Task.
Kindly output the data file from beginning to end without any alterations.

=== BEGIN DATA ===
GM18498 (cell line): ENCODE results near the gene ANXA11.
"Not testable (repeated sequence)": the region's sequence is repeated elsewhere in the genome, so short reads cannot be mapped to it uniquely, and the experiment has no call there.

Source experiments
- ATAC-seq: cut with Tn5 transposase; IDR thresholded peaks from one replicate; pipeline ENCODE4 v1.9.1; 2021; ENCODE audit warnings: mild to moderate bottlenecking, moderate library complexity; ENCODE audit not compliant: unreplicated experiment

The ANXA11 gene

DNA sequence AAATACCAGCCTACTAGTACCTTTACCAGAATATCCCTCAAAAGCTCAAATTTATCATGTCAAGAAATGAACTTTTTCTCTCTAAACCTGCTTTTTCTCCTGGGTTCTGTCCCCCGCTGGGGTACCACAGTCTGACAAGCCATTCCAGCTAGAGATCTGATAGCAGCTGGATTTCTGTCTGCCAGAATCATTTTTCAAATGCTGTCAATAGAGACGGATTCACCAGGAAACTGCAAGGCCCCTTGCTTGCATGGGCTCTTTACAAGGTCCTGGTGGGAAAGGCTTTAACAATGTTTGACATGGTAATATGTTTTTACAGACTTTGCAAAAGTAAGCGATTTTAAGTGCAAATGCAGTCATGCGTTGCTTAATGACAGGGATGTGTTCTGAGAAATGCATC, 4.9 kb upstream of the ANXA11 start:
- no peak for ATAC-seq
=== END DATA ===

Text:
GM18498 (cell line): ENCODE results near the gene ANXA11.
"Not testable (repeated sequence)": the region's sequence is repeated elsewhere in the genome, so short reads cannot be mapped to it uniquely, and the experiment has no call there.

Source experiments
- ATAC-seq: cut with Tn5 transposase; IDR thresholded peaks from one replicate; pipeline ENCODE4 v1.9.1; 2021; ENCODE audit warnings: mild to moderate bottlenecking, moderate library complexity; ENCODE audit not compliant: unreplicated experiment

The ANXA11 gene

DNA sequence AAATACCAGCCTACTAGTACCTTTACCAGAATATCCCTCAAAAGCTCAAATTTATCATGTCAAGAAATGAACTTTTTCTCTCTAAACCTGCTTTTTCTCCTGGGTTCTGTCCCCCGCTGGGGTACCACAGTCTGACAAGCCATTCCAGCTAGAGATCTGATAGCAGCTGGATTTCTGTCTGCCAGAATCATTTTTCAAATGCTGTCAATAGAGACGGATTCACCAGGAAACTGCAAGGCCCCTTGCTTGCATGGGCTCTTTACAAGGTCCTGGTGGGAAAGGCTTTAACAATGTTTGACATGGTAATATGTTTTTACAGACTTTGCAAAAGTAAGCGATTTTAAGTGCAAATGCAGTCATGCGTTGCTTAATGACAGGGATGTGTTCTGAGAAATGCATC, 4.9 kb upstream of the ANXA11 start:
- no peak for ATAC-seq